You’ll be hard pressed to find a more damning indictment of how little we’ve taught the past couple generations of Americans to understand and cherish liberty than the lack of reaction to the New Mexico Supreme Court’s ruling that Jonathan and Elaine Huguenin, proprietors of Elaine Photography, cannot legally refuse to serve Vanessa Willock’s  “commitment ceremony” to her female partner. As I write this, over 60,000 people have motivated themselves to petition Warner Bros. to get someone other than Ben Affleck to play Batman, but the erosion of our basic liberties goes unnoticed.

Throwing out the federal Bill of Rights in favor of the insidiously-named New Mexico Human Rights Act, the court decided “that a commercial photography business that offers its services to the public, thereby increasing its visibility to potential clients, is subject to the antidiscrimination provisions of the NMHRA and must serve same-sex couples on the same basis that it serves opposite-sex couples,” and even more preposterously, that compulsory assistance in celebrating a gay union didn’t violate the First Amendment’s guarantees of free speech and religious exercise because it didn’t also prevent them from “post[ing] a disclaimer on their website or in their studio advertising that they oppose same-sex marriage but that they comply with applicable antidiscrimination laws.”

Fantastic. We can stretch the word “privacy” to encompass killing your son or daughter in the womb, “among the several states” to include activity that never crosses state lines, and “general welfare” to authorize a never-ending list of social programs…but we just can’t fathom how declining to participate in rituals you disagree with and your religion frowns upon could possibly have anything to do with speech or exercise of religion.

But the most openly un-American proclamations came from Justice Richard Bosson’s concurring opinion:

“On a larger scale, this case provokes reflection on what this nation is all about, its promise of fairness, liberty, equality of opportunity, and justice. At its heart, this case teaches that at some point in our lives all of us must compromise, if only a little, to accommodate the contrasting values of others.”

Ah, the liberal philosopher-king, condescending to “teach” us rubes his glorious truth. But apparently compromise is a one-way street, as Bosson fails to explain why the lesbian couple shouldn’t have “accommodated” the Huguenins’ “contrasting values” by simply exercising their freedom to find another photographer. If his invocation of liberty was even remotely sincere, why should the accommodation that involves coercive force trump the one that doesn’t?

“The Huguenins are free to think, to say, to believe, as they wish; they may pray to the God of their choice and follow those commandments in their personal lives wherever they lead. The Constitution protects the Huguenins in that respect and much more. But there is a price, one that we all have to pay somewhere in our civic life.”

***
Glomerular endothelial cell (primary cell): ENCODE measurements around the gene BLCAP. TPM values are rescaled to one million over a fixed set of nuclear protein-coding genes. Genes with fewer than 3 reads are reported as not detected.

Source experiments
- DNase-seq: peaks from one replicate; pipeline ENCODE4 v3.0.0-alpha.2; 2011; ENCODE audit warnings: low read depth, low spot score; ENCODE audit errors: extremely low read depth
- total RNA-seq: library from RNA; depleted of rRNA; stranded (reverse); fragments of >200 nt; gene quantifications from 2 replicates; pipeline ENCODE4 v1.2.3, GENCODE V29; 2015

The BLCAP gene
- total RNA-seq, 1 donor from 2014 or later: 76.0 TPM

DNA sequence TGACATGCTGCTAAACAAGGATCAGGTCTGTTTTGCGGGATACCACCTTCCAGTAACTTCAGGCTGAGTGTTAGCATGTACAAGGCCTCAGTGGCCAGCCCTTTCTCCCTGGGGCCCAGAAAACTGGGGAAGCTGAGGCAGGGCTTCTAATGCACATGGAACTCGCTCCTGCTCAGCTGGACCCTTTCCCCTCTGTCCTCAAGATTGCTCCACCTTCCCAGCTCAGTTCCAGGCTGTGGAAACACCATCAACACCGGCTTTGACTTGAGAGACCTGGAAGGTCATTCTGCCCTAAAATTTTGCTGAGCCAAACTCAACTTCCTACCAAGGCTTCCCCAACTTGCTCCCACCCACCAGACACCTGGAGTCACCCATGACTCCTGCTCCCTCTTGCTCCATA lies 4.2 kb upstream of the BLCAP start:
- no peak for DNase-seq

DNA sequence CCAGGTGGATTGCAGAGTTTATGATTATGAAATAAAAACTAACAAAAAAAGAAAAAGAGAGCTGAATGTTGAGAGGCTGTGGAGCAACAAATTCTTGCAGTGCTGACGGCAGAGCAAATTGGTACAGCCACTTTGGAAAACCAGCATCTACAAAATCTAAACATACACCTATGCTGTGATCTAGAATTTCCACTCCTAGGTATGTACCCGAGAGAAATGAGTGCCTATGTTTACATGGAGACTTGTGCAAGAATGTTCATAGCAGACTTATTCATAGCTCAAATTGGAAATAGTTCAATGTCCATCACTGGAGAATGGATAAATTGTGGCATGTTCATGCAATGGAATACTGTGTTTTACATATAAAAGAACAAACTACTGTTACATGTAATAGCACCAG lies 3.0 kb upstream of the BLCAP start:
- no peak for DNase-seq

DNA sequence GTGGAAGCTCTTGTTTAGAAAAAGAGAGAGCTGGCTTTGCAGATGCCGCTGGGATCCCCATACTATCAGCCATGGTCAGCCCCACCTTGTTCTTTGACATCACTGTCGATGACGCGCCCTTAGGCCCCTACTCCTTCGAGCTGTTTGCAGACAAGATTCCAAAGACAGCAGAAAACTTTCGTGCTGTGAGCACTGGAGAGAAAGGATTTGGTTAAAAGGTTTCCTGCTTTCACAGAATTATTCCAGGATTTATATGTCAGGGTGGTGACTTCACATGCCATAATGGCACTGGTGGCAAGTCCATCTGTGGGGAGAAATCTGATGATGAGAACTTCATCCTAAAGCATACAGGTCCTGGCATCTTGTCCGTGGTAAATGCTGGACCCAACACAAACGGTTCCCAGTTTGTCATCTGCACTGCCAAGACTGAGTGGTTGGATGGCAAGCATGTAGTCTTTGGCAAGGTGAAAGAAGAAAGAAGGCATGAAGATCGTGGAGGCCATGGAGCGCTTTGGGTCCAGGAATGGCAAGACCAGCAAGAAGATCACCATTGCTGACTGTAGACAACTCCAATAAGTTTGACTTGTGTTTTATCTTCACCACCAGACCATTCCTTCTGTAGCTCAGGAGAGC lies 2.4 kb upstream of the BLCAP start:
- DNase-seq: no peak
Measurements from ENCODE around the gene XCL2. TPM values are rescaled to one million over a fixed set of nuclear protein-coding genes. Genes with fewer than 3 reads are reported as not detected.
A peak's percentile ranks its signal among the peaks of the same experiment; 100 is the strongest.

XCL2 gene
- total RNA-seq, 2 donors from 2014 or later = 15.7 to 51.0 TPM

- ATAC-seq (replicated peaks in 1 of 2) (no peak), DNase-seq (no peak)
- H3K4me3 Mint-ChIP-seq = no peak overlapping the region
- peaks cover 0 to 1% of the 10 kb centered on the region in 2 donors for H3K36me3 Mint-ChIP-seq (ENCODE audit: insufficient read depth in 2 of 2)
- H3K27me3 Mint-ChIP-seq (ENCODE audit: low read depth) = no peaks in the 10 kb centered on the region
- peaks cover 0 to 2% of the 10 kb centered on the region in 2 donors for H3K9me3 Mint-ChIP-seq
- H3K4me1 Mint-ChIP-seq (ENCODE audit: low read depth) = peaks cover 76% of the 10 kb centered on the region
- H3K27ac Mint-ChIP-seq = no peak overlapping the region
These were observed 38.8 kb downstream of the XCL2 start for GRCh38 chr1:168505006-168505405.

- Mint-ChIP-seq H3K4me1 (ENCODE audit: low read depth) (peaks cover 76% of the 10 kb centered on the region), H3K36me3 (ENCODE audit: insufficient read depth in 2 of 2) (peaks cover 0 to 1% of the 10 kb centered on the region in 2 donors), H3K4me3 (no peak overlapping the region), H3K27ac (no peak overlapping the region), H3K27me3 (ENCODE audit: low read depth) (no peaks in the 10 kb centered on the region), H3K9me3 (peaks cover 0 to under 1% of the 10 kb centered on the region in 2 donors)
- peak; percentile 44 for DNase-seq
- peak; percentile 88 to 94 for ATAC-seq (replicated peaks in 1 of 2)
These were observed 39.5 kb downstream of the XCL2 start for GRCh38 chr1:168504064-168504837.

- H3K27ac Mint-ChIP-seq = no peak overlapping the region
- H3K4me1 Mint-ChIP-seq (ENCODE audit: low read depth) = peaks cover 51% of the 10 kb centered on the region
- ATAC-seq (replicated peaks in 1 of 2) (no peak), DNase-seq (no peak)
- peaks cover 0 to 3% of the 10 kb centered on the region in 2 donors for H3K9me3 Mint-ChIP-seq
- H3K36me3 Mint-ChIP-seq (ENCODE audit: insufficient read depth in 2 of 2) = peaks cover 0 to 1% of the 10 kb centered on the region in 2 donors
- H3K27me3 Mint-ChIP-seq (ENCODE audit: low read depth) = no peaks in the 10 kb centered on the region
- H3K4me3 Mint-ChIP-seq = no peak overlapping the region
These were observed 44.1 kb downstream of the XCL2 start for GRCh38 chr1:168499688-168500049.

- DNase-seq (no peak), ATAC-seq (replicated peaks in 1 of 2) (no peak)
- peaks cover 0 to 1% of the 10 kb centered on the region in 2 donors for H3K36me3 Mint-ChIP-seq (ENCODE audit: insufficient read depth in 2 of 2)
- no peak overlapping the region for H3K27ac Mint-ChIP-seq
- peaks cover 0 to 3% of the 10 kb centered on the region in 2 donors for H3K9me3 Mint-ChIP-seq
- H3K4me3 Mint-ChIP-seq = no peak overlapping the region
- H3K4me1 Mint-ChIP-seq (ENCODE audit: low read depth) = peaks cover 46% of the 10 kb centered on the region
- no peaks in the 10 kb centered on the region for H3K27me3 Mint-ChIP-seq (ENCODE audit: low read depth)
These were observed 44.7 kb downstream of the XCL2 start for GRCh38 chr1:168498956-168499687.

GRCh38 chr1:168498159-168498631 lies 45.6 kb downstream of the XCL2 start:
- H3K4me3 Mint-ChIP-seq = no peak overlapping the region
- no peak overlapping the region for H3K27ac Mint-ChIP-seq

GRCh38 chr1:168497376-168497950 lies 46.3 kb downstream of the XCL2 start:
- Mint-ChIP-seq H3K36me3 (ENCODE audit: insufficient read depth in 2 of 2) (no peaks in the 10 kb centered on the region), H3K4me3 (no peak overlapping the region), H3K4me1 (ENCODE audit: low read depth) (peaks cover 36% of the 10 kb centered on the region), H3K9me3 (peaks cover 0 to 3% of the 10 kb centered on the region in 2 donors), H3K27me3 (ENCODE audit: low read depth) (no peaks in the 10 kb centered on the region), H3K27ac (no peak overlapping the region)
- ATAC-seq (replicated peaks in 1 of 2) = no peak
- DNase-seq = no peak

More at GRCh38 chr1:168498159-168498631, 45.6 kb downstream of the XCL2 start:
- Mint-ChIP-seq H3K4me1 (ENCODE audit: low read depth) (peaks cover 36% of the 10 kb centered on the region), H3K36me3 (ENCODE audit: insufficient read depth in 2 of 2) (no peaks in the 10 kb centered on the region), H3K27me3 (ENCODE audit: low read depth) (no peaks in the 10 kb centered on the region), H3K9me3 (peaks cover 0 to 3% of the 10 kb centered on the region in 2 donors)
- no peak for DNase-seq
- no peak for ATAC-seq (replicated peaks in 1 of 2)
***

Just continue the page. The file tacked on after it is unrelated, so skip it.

In other words, as long as they keep their faith nicely seated at the back of the bus. And whenever someone starts intoning about ominous “prices” they would saddle us with, ask them who charged it and where we agreed to it. The only “price” that our living under a common flag requires we pay to those of differing values is the one spelled out in our Declaration of Independence: that we not use force to interfere with their own “life, liberty, and pursuit of happiness,” so long as they leave us free in the same respect.

“In the smaller, more focused world of the marketplace, of commerce, of public accommodation, the Huguenins have to channel their conduct, not their beliefs, so as to leave space for other Americans who believe something different.”

No honest and competent jurist could possibly describe this ruling as merely asking to “leave space” for gay neighbors. The Huguenins took no space from Willock; she came to them, then sued to forcibly drag them into her space. It is she who ran roughshod over the principles of tolerance and pluralism. And for all his self-righteousness, Richard Bosson is an enabler of the very evils he pompously rails against.

The message is clear: unless you agree with liberals, don’t even bother starting a small business or participating in the public square. Just to be on the safe side, stay quiet and keep your head down whenever you have to leave the house.

In a healthy society, this ruling would terrify and enrage Americans of every background, who would instantly recognize the tyrannical impulses behind it and rightly understand that they might be next, should our liberal betters turn their sights on any number of other “undesirable” beliefs. Law schools across the country would scramble to update lesson plans with this new shining example of everything a decent judge is supposed to avoid. But once again, more liberty is stolen because a miseducated people cannot be bothered to keep watch.